Experimental Drug Could Prevent Aging, Alzheimer’s

Experimental Drug Could Prevent Aging, Alzheimer’s

Alzheimer’s Disease is a form of dementia associated with aging, and treatments generally focus on reducing plaques in the brain. A team of researchers decided to take a different approach, treating Alzheimer’s by targeting aging itself.

The research comes from scientists at the Cellular Neurobiology Laboratory at Salk Institute and was published in the November 12th issue of the journal Aging. For the study, the researchers used a drug they had previously developed, called J147. They analyzed gene expression in the brain in addition to metabolism-related molecules in the brain and blood of a type of mice chosen because they age rapidly. The mice were divided into three groups: one group of young mice, one group of old mice, and one group of old mice that had received J147 treatments as they aged.

Brain With Alzheimer's Disease

This brain image shows the physiological changes associated with Alzheimer’s Disease.

As the different mice groups were analyzed, researchers noticed differences in the old mice who were treated with J147 and the old mice who were not. The J147 mice seemed to perform better on memory and cognition tests and had fewer signs of Alzheimer’s disease in the brain. The J147 also seemed to prevent blood leakage from blood vessels in the brain, which contribute to Alzheimer’s and other signs of aging. The J147-treated mice also had more robust motor movements. In general, the older mice treated with J147 seemed to have metabolism and gene expression similar to that of younger mice, with less brain inflammation, a lower level of oxidized fatty acids in the brain, and increased energy metabolism.

The data seems to support that not only did the J147 drug help prevent Alzheimer’s disease in the mice as they aged, but it also seemed to prevent more general signs of aging. The drug seemed to help the mice maintain a younger state of both mental and physical health. The researchers said these wide anti-aging effects were unexpected, and the older J147-treated mice looked biologically young.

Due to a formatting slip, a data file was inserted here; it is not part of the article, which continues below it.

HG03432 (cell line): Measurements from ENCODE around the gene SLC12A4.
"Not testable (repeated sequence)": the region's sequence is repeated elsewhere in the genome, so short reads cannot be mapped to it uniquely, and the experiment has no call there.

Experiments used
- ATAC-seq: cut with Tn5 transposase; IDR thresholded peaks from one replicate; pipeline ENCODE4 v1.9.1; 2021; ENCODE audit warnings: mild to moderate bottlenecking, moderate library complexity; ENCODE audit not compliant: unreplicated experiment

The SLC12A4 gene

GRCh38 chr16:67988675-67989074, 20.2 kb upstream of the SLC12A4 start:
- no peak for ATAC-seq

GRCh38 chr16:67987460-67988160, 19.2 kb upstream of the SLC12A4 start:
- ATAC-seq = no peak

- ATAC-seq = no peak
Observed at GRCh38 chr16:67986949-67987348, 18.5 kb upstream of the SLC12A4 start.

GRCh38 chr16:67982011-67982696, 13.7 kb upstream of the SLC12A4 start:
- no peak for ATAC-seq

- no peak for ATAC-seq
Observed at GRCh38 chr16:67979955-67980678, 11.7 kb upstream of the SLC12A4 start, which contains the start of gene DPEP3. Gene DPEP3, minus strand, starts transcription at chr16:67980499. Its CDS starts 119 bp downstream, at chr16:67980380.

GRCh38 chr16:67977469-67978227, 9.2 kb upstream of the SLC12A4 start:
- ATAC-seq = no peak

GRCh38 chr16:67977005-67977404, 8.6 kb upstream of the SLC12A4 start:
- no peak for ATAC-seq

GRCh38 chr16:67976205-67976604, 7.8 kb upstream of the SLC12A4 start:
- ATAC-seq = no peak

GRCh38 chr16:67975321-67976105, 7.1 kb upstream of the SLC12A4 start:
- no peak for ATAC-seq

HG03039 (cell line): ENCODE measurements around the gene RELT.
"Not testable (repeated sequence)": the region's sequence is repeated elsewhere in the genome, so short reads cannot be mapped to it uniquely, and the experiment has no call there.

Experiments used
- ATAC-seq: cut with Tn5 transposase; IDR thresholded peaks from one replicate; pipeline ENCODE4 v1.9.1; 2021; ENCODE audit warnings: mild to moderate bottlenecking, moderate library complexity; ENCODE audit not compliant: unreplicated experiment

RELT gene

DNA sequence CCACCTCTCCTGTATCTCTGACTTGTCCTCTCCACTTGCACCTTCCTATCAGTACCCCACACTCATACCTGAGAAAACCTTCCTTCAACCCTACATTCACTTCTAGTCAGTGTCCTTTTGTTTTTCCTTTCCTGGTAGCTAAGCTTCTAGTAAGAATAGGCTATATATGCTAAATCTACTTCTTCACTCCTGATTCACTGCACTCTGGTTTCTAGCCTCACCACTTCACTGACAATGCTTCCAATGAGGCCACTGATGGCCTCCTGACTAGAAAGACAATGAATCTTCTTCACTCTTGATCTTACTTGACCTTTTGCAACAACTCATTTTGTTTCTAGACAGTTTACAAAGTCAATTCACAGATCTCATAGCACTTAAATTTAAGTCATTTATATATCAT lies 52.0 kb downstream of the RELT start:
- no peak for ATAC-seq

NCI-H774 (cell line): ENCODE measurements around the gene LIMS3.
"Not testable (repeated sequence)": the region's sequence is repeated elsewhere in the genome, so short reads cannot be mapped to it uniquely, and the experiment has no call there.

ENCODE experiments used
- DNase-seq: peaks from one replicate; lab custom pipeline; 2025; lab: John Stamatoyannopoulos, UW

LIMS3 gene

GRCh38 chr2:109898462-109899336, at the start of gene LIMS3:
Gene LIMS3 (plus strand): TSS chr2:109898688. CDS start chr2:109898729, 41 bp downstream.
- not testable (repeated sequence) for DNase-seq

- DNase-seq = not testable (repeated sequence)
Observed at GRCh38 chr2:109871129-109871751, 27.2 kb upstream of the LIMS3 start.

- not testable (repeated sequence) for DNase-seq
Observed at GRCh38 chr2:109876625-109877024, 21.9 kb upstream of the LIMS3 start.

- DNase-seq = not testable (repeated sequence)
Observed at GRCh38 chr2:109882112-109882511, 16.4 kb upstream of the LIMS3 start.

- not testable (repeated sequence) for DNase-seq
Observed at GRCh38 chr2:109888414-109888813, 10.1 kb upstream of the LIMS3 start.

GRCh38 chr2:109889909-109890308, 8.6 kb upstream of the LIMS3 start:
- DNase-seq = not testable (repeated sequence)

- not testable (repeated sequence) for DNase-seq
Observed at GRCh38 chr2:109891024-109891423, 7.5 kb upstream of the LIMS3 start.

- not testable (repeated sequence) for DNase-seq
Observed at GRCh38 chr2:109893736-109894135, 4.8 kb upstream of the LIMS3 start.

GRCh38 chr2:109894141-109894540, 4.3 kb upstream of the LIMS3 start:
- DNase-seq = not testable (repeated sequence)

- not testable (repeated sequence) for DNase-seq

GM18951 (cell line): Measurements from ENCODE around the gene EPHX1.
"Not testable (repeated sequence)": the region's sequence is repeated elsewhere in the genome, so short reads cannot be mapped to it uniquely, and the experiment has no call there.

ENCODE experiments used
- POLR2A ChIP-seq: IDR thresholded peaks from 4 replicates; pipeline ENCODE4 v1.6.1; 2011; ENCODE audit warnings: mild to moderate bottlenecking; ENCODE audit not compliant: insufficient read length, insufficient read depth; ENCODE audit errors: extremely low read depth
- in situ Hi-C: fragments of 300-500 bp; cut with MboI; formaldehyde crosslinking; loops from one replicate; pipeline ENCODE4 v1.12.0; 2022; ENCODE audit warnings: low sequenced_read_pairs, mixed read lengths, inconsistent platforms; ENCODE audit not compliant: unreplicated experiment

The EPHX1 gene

Alzheimer’s Disease is associated with a buildup of amyloid plaque in the brain, and most drug research for Alzheimer’s has focused on reducing the amount of plaque in the brain. These researchers decided that since Alzheimer’s is associated with aging, it might be a better approach to target Alzheimer’s by reducing the rate of aging itself. The drug in this study seemed to not only target Alzheimer’s but also other signs of aging that can be harmful to health and quality of life. Previous studies had shown that J147 could be effective in helping prevent and reverse Alzheimer’s in mice who had a certain form of the disease, but who did not represent the majority of Alzheimer’s cases. The drug was synthesized by using cell-based screens against aging-associated brain toxicities.

Alzheimer’s Disease is the most common cause of dementia in seniors and is the third leading cause of death in the U.S. The disease affects more than five million people in the U.S. alone, along with their families, and occurs in about six percent of people over the age of sixty-five. This brain disorder, associated with symptoms like confusion, poor memory, getting lost, social withdrawal, and changing behavior, gets progressively worse as time goes by. Although there are some drugs and other treatments that can help slow the disease’s progression in some patients, there is no cure.

Encouraged by their results in mice, the researchers say the next step is to move on to human trials of the promising new drug. They are hoping to begin these human trials of the drug next year. Although the drug was originally targeted at treating Alzheimer’s disease, it could show promise for treating other problems associated with aging including trouble with movement and maybe even wrinkles.

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